Saturday, February 3, 2001
By Timothy Hurley
Advertiser Maui County Bureau
KAHULUI, Maui More than 100 Native Hawaiians demonstrated peacefully at Kahului Airport yesterday in an event designed to educate tourists and residents about recent legal challenges to Native Hawaiian rights, lands and entitlements.
"We want to let them know what's really happening behind the hula dances and the lu'au lights,'' explained Thelma Kahaiali'i of Lahaina, a member of Na Kupuna o Maui (The Elders of Maui), which organized the demonstration.
Kahaiali'i and Na Kupuna members said they were responding to U.S. District Court lawsuits filed last year by Patrick Barrett and John Carroll seeking to halt government programs and services guaranteed to Native Hawaiians under the state constitution.
Na Kupuna spokesperson Kapali Keahi said the lawsuits have enraged the Native Hawaiian community and brought together a diverse group of individuals for the demonstration.
"What we're dealing with is racism," Keahi said. "They're using the system to attack our rights.''
Demonstrators gathered at 5 a.m. for chants and prayers, then distributed literature to travelers and held signs as motorists honked their horns and flashed shaka signs. Among the morning sign-holders was Maui recording artist Keali'i Reichel.
Although state officials beefed up security and advised travelers to arrive early for flights, no disruptions were reported. The demonstration is scheduled to continue today until 8 p.m. and tomorrow from noon to 5 p.m.
Tourists were curious about the demonstrators, but many said they didn't understand what the fuss was all about.
After hearing a brief description of the lawsuits, Rick Kegley of Bradenton, Fla., responded that he's not a believer in policies intended to right past wrongs, while Jim Kraning of Pocatello, Idaho, said Hawai'i's indigenous people should be given opportunities, not handouts.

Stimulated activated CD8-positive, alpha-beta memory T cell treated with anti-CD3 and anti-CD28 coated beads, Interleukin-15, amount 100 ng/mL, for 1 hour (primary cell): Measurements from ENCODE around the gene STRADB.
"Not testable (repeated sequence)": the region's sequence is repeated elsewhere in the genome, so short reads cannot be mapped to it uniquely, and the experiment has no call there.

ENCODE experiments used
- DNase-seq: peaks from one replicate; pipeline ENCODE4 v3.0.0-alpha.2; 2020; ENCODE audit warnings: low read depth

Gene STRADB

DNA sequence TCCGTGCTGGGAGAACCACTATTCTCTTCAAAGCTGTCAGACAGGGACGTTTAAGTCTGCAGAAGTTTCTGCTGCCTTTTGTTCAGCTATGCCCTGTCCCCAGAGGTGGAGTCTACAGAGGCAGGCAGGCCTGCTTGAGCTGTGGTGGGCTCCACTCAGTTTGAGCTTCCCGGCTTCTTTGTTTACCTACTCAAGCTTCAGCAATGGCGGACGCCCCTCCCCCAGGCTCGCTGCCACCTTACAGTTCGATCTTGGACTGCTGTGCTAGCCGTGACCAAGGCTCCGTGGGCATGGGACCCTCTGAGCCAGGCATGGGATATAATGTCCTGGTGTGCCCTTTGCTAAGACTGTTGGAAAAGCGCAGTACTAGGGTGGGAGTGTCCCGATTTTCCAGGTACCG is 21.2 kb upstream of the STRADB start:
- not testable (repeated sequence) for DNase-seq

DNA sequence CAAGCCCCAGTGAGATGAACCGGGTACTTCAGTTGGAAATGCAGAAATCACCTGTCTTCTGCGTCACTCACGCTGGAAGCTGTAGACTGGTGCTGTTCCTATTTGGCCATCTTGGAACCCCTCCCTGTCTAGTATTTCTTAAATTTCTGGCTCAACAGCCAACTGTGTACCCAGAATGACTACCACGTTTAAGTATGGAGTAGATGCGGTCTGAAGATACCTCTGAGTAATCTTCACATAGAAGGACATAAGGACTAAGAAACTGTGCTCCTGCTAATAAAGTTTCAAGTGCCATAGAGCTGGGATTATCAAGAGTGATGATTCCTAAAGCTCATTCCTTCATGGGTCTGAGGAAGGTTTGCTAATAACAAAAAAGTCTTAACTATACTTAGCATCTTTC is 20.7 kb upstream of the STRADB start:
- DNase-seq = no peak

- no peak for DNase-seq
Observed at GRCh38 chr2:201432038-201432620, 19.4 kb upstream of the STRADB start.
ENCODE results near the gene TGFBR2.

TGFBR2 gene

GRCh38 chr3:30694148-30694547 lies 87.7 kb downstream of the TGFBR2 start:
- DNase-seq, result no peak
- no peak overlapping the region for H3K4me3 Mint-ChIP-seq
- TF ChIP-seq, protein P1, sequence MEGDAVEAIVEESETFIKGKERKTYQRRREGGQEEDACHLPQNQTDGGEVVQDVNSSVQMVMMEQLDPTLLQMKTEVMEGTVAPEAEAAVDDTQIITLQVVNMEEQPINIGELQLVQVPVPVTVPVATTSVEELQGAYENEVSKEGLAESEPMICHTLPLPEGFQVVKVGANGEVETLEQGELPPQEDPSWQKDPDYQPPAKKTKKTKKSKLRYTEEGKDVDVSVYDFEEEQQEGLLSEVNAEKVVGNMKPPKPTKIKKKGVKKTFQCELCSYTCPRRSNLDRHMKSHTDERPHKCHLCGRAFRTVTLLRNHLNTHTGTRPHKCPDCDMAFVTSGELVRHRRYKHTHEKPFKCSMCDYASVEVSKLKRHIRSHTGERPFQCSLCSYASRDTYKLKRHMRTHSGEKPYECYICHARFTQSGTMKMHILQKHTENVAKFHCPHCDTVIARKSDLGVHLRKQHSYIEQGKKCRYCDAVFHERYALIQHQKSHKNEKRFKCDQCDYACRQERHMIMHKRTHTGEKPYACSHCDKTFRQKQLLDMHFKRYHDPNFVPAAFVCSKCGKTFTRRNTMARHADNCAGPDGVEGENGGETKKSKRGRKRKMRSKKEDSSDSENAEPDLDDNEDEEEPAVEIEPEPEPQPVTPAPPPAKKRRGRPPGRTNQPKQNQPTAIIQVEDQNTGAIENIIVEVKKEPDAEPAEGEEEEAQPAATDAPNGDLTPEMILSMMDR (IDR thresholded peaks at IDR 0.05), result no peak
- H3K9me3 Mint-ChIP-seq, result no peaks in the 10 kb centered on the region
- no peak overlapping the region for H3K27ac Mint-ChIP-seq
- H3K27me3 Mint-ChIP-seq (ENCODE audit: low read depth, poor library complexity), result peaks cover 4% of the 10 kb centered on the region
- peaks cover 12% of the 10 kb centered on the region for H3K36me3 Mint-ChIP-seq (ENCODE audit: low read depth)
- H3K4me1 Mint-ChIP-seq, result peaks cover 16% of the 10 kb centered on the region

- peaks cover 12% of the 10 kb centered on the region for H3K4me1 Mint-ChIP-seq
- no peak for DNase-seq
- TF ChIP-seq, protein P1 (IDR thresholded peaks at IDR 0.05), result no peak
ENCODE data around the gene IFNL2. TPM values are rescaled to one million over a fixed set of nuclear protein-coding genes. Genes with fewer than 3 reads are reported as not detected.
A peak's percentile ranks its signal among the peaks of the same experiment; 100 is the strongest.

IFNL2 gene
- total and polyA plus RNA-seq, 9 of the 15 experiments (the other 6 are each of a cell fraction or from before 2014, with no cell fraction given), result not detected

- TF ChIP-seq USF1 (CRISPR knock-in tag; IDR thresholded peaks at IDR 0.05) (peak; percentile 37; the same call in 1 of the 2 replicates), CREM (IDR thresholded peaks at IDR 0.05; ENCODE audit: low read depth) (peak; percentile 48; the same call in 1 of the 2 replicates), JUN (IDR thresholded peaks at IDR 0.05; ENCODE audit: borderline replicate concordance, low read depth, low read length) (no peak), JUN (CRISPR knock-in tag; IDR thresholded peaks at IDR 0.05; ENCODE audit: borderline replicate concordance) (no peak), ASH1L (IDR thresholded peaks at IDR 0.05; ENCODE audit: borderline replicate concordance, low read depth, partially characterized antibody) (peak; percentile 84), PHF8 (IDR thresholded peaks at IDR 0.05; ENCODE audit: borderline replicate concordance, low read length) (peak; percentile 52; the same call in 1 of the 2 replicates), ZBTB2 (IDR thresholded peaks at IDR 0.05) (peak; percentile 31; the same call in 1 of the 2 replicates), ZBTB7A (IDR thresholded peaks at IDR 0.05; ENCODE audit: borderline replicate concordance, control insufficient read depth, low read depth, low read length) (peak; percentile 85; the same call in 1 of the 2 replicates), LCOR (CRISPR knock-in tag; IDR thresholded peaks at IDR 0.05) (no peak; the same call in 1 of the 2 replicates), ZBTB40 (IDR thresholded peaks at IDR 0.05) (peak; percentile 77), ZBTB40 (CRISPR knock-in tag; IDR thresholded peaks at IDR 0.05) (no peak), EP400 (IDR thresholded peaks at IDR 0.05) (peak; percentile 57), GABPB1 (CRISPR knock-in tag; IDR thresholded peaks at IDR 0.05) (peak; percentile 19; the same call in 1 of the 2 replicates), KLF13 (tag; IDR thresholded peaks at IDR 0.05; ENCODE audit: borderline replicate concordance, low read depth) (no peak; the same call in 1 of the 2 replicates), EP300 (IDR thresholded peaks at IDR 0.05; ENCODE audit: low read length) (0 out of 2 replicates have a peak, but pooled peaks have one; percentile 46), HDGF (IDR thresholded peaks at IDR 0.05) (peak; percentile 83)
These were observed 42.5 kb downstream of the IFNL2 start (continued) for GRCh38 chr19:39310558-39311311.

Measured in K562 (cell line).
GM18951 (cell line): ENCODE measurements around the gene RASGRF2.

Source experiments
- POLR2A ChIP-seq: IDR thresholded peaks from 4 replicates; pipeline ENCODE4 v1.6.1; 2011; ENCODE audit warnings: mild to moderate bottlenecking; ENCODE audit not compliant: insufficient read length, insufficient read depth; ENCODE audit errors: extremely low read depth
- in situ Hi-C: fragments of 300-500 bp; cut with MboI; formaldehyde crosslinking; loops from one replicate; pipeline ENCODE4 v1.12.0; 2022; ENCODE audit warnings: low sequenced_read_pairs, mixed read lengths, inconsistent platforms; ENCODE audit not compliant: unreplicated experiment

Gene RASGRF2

"I think they're fighting a losing battle,'' said Warren Finch of Tacoma, Wash. "If they don't want us back here, we'll just go back to Palm Springs.''
Several demonstrators complained about restrictions placed on the event by airport officials. Most were restricted to an area outside the main airport buildings. While some were allowed to hand out fliers inside, they were confined to areas with little foot traffic.
"Some kind of protest this is,'' complained Wailani Farm, a Waiehu Kou homesteader. ''If I were planning this, we'd be on the runway.''
But the elders insisted on a peaceful protest and that's what will take place, she said.
On the road leading to the airport, Francine Cabacungan of Wailuku was waving a sign next to her cousin, Julie Rodrigues. Together, they lamented the situation Native Hawaiians have found themselves in and said it was about time for such a demonstration.
"Hawaiians are too nice too nice for their own good. It's our culture,'' said Cabacungan, who received permission to take off early yesterday from her job at the Maui Prince Hotel.
"Hawaiians are good at grinning and bearing it,'' Rodrigues added. "We do the best we can with what we got.''
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